Tuesday, August 14, 2007

The Church and cremation


When it comes to the topic of cremation, it seems most Catholics aren’t clear on what the Church teaches. Even though cremation has been permitted in the Catholic Church since 1963, there are a surprising number of people who think it remains forbidden.

So, how about a little history. Cremation is ancient and appeared in many cultures. Jewish custom was always for the burial of the body. During Old Testament times, only a criminal or crass sinner normally would have had his remains cremated. Through Amos, the Lord pronounced judgment on Moab for several sins. The first He cites is that Moab “burned to lime the bones of the king of Edom.” This indicates that Moab’s cremation of Edom’s king was the result of disrespect for the dead. In Christianity, cremation was formally forbidden by Emperor Charlemagne in 784.
During the past few centuries, some atheists encouraged cremation to rebut the Bible’s teaching of resurrection. This idea has faded in recent years. This is the key – the Church rejected the practice because it seemed to be practiced out of disrespect for the dead or denial of the resurrection. The change in the Church’s stance revolves around that issue and has said, if this is not an issue of disrespect or denial, then cremation can be permitted.

However, it is still important to know a few things, as frequently, people don’t quite get it right on this issue. If someone is choosing cremation how should this be done?

1. Burial is preferred. In 1963, the Catholic Church lifted its prohibition forbidding Catholics to choose cremation. Canon Law states, “The Church earnestly recommends the pious custom of burying the bodies of the dead be observed, it does not however, forbid cremation unless it has been chosen for reasons which are contrary to Christian teaching.” Burial has been the centuries old way of honoring our dead with respect. This is still the preferred way.

2. Funeral with the body. This is one of the common things that people do incorrectly around this. If someone is choosing cremation, it should not happen until after the funeral. The funeral Mass, in all of its language and symbolism, is about honoring the body. “This is the body once washed in baptism, anointed with the oil of salvation, and fed with the bread of life.” The Church's belief in the sacredness of life and the resurrection of the body encourages us to celebrate funeral liturgies with the body present while affirming the value of human life.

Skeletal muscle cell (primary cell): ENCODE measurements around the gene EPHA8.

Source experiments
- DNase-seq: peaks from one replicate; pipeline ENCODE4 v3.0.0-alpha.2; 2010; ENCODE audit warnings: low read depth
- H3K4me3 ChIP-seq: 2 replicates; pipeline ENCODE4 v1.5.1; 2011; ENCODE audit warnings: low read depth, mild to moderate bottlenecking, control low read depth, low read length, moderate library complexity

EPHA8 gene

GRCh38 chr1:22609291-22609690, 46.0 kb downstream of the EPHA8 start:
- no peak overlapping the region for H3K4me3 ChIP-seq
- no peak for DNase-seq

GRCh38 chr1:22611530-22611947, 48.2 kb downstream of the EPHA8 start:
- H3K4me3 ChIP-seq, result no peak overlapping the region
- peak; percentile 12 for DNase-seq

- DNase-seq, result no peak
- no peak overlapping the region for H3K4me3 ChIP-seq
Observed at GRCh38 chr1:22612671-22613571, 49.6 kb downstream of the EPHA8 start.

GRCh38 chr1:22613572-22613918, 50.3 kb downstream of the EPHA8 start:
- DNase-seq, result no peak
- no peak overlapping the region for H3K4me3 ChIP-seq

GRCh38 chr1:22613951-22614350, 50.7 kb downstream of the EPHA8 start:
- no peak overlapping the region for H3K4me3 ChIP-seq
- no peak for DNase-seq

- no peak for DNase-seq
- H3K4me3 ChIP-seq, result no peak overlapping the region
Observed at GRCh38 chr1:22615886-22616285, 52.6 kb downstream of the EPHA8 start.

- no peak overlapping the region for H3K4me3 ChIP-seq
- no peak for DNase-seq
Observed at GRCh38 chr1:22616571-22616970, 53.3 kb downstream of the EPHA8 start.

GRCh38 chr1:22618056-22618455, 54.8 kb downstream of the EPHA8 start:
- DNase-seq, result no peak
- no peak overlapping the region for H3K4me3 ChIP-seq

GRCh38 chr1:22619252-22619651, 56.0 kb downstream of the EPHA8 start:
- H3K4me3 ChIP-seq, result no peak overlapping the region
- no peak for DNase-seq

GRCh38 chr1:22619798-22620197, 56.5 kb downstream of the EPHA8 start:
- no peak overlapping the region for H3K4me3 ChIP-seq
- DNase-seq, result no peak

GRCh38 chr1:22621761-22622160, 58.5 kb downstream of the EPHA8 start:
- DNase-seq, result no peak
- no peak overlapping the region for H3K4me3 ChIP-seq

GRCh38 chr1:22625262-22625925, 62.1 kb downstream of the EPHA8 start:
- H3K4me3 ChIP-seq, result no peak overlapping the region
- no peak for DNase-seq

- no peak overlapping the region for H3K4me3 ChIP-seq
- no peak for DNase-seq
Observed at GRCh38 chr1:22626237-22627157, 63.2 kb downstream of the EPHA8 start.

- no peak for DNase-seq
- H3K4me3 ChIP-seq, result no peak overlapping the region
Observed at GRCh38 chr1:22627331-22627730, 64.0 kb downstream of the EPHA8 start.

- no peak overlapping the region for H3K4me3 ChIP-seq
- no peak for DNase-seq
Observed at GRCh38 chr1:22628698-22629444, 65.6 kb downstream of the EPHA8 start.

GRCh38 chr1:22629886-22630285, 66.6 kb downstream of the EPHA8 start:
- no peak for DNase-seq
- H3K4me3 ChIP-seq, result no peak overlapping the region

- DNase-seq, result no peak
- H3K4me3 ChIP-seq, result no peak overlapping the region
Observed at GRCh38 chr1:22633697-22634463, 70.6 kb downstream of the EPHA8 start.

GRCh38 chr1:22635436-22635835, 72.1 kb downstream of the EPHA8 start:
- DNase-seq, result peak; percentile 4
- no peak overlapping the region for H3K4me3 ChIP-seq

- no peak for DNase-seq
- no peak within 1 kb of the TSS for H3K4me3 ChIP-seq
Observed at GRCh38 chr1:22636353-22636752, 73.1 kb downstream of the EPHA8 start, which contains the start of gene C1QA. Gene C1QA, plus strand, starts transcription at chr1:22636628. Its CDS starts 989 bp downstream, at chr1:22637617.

3. A worthy vessel. Again, with the theme of honoring the dead, the cremated remains should be kept in a worthy container. Not in a flower jar, canister, or any other profane object.

4. Bury the dead. I know someone who has been walking around with the remains of her mother in a zip lock bag in her purse because “she will let me know where to scatter her ashes.” The Church does not support anything other than burying the dead. Remains should not be kept on the mantle, scattered over the lake or mountains, or divided among loved ones. If you think it would be bizarre to divide a body into parts to share, then you should find the separation or scattering of ashes to be just as bizarre. These are practices that, no matter their initial inspiration, are incredibly disrespectful to the dignity of the human person. Cremated remains should be placed in a worthy vessel and buried in the ground or entombed in a columbarium, such as the one currently being built at our cemetery.

To learn more you can read Christian Burial Guidelines, by the National Catholic Cemetery Conference.

Love, Fr. Tom

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